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by Percival L. Everett
Reviewer: Geoff Wisner, Staff Reviewer
Posted: December 10, 2007
I found out about Erasure from a reading list that accompanied the article Writers Like Me by Martha Southgate, about the obstacles that face black writers in America. The list included David Bradley and Reginald McKnight, two of my favorite authors, so I figured it was worth digging deeper.
Erasure is so good that I was embarrassed not to know about it already. It was doubly embarrassing to find that the author has published thirteen previous books that I also knew nothing about. My ignorance seemed to underline Southgate’s point about the difficulty black writers face in getting attention for their work. The subject of the novel makes the same point in another way.
Thelonious Monk Ellison, the protagonist of Erasure, is the author of four novels and one collection of stories: serious literary work that has gone largely ignored by the public, especially when it deals with subjects (like the ancient Persians) that don’t fit publishers’ and the public’s idea of what black writers should write about.
Ellison has other problems. His sister, a doctor who works in an inner-city clinic, is being threatened by anti-abortion fanatics. His mother is showing signs of Alzheimer’s. And his brother, who has discovered he’s gay after marrying and raising a family, is not much help in any of this.
Then a black woman named Juanita Mae Jenkins publishes a novel called We’s Lives in Da Ghetto, a saga of inner-city life told in dialogue that would not be out of place in a minstrel show. The book is a major hit, and the author appears on the Book Club segment of a TV show whose popular talk show host will remind you of someone.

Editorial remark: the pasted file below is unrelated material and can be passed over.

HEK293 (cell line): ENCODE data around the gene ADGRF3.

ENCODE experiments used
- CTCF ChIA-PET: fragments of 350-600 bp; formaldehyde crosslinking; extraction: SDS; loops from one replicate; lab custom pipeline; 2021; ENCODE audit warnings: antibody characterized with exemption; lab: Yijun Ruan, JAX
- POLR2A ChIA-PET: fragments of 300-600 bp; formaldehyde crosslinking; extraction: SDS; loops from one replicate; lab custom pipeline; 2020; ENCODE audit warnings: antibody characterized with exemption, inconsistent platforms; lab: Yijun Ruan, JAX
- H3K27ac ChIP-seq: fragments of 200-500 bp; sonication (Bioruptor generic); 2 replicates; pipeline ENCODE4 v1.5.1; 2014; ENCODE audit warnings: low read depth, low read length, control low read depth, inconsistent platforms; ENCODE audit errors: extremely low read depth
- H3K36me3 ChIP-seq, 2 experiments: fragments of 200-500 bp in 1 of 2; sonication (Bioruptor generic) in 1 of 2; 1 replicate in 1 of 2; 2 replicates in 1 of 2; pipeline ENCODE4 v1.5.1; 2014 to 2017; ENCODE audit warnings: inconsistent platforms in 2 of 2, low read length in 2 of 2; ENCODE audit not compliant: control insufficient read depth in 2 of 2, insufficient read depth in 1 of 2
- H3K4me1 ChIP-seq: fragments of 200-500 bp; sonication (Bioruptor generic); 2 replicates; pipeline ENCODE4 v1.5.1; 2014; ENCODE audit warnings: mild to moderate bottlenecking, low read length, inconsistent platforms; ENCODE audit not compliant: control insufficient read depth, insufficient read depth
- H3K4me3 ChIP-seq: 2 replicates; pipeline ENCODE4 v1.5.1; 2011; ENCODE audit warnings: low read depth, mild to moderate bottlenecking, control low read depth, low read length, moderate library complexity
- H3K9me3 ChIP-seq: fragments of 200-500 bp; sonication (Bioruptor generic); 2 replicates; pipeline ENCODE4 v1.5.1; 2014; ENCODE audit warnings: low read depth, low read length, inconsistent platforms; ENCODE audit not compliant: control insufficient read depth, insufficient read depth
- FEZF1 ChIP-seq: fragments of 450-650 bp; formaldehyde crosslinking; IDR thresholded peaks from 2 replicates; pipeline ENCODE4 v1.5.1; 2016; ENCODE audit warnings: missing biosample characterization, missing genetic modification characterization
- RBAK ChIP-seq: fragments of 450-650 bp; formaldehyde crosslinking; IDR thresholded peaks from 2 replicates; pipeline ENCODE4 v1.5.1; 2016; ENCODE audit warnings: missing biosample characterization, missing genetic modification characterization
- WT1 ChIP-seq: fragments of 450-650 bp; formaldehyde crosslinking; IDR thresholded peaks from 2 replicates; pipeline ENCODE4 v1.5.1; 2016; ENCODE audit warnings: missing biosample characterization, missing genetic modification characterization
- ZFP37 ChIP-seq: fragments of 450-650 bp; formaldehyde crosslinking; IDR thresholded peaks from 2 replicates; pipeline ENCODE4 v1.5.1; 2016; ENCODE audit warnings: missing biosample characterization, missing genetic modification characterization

Angry and offended, Ellison sets out to write a satire of this kind of faux-ghetto trash so extreme that no one could miss the point that these books degrade and caricature the lives of black people. Erasure includes the full text: 67 pages of low-down behavior related in gutter language. I admit I could not make myself read it all. But I got the idea.
Anyone who has seen Spike Lee’s Bamboozled (released not long before this book appeared) can guess what happens next: Ellison’s novel, published under an obvious pseudonym, is hailed as a literary masterpiece.
In Erasure, Ellison and the author wrestle with some difficult questions. Why is so much “serious” literature, Ellison’s included, so small and cautious and academic? Why does Ellison find it so hard to write about his own most urgent concerns? And why are both whites and blacks so quick to embrace the worst aspects of black life as “real” and “authentic” and “powerful”?
Bitter, touching, uncomfortable, and very funny, Erasure is one of the most surprising and compelling novels I’ve read in a long time.
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